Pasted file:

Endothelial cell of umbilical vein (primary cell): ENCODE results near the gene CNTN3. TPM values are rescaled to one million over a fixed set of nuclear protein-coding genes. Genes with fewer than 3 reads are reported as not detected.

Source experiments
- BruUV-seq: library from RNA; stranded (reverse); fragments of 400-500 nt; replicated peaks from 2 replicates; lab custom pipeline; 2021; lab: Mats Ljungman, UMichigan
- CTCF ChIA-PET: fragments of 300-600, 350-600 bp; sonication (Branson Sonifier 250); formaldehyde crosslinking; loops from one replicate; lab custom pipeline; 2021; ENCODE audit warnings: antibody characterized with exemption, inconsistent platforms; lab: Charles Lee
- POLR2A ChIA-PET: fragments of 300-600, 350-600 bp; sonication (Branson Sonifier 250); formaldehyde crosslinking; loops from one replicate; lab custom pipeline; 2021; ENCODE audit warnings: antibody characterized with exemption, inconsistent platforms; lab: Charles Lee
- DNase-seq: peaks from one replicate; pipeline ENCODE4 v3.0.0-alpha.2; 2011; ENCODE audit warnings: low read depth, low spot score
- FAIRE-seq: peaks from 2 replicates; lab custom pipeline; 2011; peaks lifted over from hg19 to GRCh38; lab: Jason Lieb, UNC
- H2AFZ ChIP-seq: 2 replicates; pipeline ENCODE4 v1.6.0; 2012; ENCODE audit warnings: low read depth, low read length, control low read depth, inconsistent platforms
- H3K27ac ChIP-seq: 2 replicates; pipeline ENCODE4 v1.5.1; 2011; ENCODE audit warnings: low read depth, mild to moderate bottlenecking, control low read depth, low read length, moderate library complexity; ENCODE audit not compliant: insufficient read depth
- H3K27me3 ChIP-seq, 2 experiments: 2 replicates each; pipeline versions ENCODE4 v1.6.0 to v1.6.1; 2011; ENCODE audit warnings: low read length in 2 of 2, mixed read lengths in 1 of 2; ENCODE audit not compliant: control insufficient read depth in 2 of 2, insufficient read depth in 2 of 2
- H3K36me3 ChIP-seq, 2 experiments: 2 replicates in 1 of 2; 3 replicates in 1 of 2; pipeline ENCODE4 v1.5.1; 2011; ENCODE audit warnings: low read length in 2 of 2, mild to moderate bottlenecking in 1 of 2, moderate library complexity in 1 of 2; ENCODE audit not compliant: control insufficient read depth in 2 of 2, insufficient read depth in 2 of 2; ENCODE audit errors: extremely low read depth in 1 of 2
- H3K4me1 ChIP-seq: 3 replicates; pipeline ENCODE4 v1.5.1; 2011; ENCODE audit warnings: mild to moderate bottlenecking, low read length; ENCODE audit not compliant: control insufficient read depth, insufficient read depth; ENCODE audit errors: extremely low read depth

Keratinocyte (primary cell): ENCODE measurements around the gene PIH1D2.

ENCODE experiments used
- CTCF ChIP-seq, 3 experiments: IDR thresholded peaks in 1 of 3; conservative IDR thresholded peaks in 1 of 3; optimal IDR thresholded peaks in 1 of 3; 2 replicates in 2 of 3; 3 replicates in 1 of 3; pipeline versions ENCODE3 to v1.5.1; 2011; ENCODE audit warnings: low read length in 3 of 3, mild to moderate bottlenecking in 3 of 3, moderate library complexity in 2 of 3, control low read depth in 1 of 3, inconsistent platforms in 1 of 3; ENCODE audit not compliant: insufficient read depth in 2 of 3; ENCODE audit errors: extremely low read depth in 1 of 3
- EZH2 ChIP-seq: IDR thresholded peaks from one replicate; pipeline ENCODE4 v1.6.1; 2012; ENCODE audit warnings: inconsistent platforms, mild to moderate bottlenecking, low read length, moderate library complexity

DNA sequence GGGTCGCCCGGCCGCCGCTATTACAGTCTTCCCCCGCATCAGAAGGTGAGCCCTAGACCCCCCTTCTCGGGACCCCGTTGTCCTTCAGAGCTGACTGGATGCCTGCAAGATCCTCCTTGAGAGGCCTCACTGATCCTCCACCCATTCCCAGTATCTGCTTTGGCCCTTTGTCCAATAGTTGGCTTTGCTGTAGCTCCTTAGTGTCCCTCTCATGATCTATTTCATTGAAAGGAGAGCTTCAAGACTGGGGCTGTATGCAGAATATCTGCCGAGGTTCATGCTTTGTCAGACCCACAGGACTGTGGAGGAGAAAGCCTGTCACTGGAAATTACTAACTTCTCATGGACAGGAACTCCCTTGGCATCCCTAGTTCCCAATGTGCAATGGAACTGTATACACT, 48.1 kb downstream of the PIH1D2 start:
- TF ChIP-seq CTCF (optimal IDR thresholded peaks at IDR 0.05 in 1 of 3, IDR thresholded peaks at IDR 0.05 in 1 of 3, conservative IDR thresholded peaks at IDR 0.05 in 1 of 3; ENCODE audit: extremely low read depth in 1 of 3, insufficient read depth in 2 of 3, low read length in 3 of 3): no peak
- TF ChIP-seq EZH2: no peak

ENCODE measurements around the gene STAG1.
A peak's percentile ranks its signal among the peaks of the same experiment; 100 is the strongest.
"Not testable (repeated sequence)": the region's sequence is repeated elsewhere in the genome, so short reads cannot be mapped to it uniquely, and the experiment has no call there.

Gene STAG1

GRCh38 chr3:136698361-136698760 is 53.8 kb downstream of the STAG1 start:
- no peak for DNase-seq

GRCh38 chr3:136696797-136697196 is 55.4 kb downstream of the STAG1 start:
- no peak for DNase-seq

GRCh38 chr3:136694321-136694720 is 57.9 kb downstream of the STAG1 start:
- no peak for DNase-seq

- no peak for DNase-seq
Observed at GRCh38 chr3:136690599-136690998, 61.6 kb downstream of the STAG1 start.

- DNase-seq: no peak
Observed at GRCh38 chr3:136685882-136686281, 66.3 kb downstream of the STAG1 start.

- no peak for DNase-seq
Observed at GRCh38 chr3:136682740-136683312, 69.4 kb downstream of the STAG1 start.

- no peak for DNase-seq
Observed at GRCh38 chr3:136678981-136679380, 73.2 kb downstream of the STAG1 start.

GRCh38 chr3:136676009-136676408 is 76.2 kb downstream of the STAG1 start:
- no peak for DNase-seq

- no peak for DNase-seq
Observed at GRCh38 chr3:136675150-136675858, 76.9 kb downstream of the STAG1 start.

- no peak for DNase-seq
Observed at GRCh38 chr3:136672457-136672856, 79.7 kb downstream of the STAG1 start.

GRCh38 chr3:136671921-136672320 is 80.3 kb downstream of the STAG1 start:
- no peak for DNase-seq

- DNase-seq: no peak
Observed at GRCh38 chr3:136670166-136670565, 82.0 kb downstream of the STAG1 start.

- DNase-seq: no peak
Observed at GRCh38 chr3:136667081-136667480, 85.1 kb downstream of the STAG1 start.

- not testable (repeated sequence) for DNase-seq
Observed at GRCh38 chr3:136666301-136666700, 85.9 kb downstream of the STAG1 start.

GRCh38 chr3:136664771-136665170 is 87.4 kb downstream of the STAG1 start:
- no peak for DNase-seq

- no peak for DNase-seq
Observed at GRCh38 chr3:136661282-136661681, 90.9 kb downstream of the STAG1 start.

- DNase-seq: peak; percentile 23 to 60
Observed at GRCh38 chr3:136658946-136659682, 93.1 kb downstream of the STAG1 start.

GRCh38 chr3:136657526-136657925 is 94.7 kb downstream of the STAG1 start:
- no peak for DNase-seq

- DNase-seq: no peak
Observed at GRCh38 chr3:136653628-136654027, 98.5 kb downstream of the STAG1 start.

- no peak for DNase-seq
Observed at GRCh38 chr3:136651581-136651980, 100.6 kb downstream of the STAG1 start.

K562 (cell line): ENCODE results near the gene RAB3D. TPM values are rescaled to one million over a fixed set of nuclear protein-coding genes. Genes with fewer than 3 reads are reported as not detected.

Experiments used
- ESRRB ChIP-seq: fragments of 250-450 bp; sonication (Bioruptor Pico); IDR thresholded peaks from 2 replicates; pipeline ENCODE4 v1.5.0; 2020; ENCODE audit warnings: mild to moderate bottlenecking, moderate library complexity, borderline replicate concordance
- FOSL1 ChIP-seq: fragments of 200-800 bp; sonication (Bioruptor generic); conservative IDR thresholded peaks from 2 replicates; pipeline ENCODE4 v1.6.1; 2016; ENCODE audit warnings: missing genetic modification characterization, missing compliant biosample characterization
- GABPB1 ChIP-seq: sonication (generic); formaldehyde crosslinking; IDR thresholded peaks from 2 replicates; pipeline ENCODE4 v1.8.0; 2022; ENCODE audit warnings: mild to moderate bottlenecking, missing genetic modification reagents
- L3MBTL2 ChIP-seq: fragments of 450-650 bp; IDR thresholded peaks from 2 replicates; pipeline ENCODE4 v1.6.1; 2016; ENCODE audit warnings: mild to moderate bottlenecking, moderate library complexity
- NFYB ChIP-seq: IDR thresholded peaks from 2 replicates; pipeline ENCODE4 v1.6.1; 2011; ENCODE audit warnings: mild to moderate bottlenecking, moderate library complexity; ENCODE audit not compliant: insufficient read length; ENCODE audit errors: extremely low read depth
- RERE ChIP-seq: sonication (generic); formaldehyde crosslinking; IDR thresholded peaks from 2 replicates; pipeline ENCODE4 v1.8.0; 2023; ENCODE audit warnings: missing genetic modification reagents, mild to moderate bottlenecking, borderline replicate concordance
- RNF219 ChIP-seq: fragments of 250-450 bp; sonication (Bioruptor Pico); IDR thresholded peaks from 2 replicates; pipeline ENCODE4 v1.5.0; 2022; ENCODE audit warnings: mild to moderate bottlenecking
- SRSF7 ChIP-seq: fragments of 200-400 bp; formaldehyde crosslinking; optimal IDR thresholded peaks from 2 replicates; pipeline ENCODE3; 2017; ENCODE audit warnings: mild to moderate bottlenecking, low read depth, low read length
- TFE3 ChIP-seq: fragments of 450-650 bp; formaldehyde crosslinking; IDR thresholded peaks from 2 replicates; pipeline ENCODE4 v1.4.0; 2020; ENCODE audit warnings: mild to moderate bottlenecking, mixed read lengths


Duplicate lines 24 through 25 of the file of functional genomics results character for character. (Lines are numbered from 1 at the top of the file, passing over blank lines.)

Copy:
GRCh38 chr3:136698361-136698760 is 53.8 kb downstream of the STAG1 start:
- no peak for DNase-seq